Idaho Rules of Evidence Rule 303. Presumptions in Criminal Cases.
(a) Scope. Except as otherwise provided by statute, in criminal cases presumptions against an accused, recognized at common law or created by statute, including statutory provisions that certain facts are prima facie evidence of other facts or of guilt, are governed by this rule.
(b) Submission to jury. The court shall not direct the jury to find a presumed fact against the accused. The court may submit the question of guilt or of the existence of the presumed fact to the jury, if, but only if, a reasonable juror on the evidence as a whole, including the evidence of the basic facts, could find guilt on the presumed fact beyond a reasonable doubt.
(c) Instructing the jury. Whenever the existence of a presumed fact against the accused is submitted to the jury, the court in instructing the jury shall not charge in terms of a presumption. The charge shall include an instruction to the effect that the jurors have a right to draw reasonable inferences from facts proved beyond a reasonable doubt and may convict the accused in reliance upon an inference of fact if they conclude that such inference is valid and if the inference convinces them of guilt beyond a reasonable doubt and not otherwise.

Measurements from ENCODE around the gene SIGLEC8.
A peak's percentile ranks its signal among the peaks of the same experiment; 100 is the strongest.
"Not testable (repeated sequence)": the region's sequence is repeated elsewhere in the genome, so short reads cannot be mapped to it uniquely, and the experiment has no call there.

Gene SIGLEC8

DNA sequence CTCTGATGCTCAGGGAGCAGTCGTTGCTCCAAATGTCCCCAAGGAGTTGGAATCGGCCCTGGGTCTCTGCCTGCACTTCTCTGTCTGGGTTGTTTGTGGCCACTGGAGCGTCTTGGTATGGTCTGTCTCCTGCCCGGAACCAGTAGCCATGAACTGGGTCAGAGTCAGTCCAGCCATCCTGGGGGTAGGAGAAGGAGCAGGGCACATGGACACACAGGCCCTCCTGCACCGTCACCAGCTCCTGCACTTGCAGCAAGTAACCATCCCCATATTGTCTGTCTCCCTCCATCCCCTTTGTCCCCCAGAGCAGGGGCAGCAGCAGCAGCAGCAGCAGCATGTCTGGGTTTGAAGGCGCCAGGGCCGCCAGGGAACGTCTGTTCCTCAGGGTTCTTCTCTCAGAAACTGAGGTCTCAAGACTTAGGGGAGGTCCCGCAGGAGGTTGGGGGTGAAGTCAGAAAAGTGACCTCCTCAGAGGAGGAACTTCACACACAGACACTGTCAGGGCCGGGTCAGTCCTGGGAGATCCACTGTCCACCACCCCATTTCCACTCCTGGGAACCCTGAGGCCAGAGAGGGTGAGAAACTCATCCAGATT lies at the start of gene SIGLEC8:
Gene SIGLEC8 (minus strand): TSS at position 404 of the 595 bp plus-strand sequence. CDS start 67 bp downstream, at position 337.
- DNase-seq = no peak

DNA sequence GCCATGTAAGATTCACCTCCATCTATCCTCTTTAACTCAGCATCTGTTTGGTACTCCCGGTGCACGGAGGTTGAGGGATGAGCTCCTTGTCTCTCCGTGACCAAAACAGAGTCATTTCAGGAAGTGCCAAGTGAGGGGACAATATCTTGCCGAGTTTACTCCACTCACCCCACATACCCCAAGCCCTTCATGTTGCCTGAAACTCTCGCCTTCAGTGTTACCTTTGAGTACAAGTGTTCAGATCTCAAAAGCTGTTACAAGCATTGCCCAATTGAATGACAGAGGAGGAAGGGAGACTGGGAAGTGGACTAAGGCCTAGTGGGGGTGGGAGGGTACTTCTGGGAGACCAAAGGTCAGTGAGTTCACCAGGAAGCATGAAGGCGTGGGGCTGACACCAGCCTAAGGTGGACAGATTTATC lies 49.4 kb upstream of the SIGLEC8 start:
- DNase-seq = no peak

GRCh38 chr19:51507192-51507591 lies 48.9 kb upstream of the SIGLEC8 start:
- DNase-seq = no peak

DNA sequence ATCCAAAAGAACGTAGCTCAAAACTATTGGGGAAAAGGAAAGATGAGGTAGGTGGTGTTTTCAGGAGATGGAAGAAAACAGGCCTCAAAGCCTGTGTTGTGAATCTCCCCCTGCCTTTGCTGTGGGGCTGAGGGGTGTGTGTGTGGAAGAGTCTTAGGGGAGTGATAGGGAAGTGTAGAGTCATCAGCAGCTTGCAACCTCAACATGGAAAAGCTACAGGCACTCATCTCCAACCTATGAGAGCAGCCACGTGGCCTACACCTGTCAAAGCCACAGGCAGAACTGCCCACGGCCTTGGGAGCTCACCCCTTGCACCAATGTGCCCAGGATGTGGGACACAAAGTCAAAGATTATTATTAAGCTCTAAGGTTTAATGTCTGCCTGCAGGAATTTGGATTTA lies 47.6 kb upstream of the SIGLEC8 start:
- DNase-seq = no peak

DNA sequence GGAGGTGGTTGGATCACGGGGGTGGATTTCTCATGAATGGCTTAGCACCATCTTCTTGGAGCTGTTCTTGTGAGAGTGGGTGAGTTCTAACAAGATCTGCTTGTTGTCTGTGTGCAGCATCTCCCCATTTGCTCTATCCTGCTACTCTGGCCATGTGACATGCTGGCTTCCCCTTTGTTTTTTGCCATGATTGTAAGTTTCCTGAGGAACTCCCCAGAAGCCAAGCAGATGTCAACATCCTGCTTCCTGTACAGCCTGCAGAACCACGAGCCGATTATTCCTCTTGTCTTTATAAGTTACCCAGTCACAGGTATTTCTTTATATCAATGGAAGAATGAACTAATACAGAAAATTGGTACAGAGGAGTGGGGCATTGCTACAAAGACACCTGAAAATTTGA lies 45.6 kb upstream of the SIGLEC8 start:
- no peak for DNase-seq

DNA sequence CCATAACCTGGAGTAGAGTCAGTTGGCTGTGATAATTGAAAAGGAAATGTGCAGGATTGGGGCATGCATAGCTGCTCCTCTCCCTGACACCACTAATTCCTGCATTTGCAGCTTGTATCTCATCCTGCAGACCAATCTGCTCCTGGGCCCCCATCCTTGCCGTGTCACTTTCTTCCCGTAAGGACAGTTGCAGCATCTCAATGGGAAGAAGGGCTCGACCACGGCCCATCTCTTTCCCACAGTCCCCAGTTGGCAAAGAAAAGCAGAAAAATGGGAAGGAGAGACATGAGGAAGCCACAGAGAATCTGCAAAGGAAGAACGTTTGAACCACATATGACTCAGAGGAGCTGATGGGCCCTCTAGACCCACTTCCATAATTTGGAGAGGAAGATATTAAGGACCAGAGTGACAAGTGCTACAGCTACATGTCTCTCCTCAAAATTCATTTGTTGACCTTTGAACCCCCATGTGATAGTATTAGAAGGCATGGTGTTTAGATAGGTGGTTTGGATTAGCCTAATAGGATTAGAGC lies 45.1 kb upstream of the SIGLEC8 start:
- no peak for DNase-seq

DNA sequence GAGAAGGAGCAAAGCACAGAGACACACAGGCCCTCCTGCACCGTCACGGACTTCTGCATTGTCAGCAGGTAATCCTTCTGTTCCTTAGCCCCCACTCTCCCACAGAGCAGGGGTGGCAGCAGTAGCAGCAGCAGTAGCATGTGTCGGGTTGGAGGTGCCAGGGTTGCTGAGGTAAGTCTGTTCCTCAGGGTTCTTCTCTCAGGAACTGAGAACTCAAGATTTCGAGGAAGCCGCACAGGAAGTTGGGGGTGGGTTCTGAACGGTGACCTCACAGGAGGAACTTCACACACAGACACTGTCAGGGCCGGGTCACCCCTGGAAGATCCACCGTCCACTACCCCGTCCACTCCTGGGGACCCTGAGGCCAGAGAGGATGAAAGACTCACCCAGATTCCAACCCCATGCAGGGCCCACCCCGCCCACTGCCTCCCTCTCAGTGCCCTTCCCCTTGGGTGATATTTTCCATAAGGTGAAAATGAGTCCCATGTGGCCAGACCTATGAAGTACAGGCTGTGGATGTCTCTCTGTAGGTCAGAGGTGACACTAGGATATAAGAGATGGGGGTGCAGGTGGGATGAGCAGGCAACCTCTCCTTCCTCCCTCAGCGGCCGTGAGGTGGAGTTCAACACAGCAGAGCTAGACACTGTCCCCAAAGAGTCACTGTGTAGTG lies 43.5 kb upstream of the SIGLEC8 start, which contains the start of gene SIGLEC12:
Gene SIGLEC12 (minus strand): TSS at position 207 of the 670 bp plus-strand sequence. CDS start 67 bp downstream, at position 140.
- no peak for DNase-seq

(Adopted January 8, 1985, effective July 1, 1985.)